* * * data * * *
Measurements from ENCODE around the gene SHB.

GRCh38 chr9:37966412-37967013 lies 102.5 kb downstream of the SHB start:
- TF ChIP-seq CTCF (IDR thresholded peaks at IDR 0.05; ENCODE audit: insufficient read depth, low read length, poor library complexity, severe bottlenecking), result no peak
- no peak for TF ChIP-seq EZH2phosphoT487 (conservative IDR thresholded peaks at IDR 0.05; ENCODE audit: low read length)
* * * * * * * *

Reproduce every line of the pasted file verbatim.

Measurements from ENCODE around the gene SHB.

GRCh38 chr9:37966412-37967013 lies 102.5 kb downstream of the SHB start:
- TF ChIP-seq CTCF (IDR thresholded peaks at IDR 0.05; ENCODE audit: insufficient read depth, low read length, poor library complexity, severe bottlenecking), result no peak
- no peak for TF ChIP-seq EZH2phosphoT487 (conservative IDR thresholded peaks at IDR 0.05; ENCODE audit: low read length)